By Mary L. Cummings –
As the director of the Massachusetts Institute of Technology’s Humans and Automation Laboratory, I was asked to comment from a technologist’s perspective at the recent symposium Drone Warfare: New Robotics & Targeted Killings on the panel “Unmanned Robotics & New Warfare.” My perspective is unique in that not only do I conduct millions of dollars of research in the development of technologies to enable one or more humans to control unmanned vehicles (i.e., robots) more easily, but I also look at these issues from the perspective of having flown advanced fighters in the U.S. Navy, namely the F/A-18 Hornet.
While there are many forms of unmanned vehicles in use in the military today (unmanned aerial vehicles (UAVs), unmanned ground vehicles (UGVs), underwater unmanned vehicles (UUVs), etc.), my comments will focus primarily on UAVs because they are currently used to perform targeted killings. However, it should be noted that unmanned vehicles of all types could be expected to do the same at some point in the future.
The term “control” is a misnomer when discussing UAV control because, in most settings, human operators “supervise” the control of a UAV as opposed to directly or manually controlling it. The distinction between supervisory and manual UAV control is critical. Supervisory control is intermittent human interaction with automated systems using high-level knowledge-based cognitive processes such as judgment and experience, whereas manual control occurs through human skill-based direct vehicle manipulation, e.g., a pilot flying a plane with a stick and rudder. In supervisory control, humans are more on the loop than in the loop.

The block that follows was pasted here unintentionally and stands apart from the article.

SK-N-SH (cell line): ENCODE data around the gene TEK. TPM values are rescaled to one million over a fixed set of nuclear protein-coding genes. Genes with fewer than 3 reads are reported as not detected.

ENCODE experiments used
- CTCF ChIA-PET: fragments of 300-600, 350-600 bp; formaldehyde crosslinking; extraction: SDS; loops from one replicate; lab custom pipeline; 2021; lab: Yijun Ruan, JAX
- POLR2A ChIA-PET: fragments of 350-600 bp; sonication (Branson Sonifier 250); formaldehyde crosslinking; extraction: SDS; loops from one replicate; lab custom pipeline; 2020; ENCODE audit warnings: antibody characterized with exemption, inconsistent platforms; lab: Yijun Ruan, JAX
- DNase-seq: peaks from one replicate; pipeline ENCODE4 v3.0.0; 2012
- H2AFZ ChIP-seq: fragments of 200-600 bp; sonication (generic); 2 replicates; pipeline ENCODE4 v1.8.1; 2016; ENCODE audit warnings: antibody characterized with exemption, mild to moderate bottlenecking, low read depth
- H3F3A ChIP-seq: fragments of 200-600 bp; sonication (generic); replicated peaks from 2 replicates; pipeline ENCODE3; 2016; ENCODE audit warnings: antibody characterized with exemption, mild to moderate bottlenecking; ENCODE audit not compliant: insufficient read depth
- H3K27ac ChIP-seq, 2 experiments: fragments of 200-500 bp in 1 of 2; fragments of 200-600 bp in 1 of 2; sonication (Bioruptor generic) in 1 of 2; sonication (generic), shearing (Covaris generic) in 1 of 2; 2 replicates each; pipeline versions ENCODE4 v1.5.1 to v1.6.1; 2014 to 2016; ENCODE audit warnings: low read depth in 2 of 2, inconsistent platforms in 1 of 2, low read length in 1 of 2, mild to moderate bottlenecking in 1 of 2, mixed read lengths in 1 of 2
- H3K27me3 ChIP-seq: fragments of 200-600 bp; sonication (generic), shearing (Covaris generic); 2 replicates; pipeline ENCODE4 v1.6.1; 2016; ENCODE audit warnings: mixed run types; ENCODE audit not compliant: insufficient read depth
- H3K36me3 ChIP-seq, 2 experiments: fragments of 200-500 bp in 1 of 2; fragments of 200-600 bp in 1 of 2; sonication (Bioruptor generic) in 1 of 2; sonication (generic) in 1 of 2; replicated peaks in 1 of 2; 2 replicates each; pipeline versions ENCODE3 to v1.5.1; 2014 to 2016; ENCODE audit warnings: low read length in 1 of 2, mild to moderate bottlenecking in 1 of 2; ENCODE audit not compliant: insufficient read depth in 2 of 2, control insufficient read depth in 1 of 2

It is precisely this move from manual to supervisory control for UAVs that has caused and will continue to cause ripples throughout the military because the basic skills once required of manned aircraft pilots are no longer needed. UAV control today is effectively a “click and point” paradigm, so any person familiar with a basic PC or Mac® can be a UAV “pilot”. Indeed, in my laboratory, we recently conducted formal studies demonstrating that with just three minutes of training people with no experience flying UAVs can effectively use an iPhone® to control a UAV carrying a webcam. These novices could manipulate the system with such precision that many could read the 20/30 line of an eye chart through the UAV’s webcam.